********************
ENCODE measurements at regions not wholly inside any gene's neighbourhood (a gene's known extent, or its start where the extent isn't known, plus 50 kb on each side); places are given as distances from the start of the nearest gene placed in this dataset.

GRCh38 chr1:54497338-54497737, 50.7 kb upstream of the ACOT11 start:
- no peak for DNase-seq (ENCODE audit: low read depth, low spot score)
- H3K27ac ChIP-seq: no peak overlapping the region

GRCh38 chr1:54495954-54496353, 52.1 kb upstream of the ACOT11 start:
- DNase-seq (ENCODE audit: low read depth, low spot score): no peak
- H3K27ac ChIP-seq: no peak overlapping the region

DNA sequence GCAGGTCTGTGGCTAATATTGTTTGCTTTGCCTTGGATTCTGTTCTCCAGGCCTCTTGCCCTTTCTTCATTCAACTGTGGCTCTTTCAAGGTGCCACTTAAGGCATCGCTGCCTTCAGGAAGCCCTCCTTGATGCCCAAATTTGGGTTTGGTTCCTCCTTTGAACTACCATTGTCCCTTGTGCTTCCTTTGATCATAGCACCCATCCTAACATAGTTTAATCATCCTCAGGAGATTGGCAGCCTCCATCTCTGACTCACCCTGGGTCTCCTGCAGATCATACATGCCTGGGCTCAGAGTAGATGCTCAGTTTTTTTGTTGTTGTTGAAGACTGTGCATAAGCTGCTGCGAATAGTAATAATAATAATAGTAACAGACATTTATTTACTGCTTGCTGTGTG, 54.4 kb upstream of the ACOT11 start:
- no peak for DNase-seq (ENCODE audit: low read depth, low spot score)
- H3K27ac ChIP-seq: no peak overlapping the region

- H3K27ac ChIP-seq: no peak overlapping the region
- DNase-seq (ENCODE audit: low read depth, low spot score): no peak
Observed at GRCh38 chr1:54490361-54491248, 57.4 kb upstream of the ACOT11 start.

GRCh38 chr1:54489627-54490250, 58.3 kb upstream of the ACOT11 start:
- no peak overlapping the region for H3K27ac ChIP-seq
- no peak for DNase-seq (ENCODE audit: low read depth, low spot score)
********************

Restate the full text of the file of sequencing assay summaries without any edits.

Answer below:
ENCODE measurements at regions not wholly inside any gene's neighbourhood (a gene's known extent, or its start where the extent isn't known, plus 50 kb on each side); places are given as distances from the start of the nearest gene placed in this dataset.

GRCh38 chr1:54497338-54497737, 50.7 kb upstream of the ACOT11 start:
- no peak for DNase-seq (ENCODE audit: low read depth, low spot score)
- H3K27ac ChIP-seq: no peak overlapping the region

GRCh38 chr1:54495954-54496353, 52.1 kb upstream of the ACOT11 start:
- DNase-seq (ENCODE audit: low read depth, low spot score): no peak
- H3K27ac ChIP-seq: no peak overlapping the region

DNA sequence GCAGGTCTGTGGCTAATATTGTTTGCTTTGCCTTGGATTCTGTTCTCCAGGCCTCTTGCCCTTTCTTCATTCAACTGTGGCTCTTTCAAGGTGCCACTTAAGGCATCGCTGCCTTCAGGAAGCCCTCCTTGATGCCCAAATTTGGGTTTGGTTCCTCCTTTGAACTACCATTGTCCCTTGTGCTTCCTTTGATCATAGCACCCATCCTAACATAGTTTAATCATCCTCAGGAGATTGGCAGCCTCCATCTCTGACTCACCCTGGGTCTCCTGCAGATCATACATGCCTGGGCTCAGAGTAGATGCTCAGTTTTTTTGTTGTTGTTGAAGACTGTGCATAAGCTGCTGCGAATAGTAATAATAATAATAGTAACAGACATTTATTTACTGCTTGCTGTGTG, 54.4 kb upstream of the ACOT11 start:
- no peak for DNase-seq (ENCODE audit: low read depth, low spot score)
- H3K27ac ChIP-seq: no peak overlapping the region

- H3K27ac ChIP-seq: no peak overlapping the region
- DNase-seq (ENCODE audit: low read depth, low spot score): no peak
Observed at GRCh38 chr1:54490361-54491248, 57.4 kb upstream of the ACOT11 start.

GRCh38 chr1:54489627-54490250, 58.3 kb upstream of the ACOT11 start:
- no peak overlapping the region for H3K27ac ChIP-seq
- no peak for DNase-seq (ENCODE audit: low read depth, low spot score)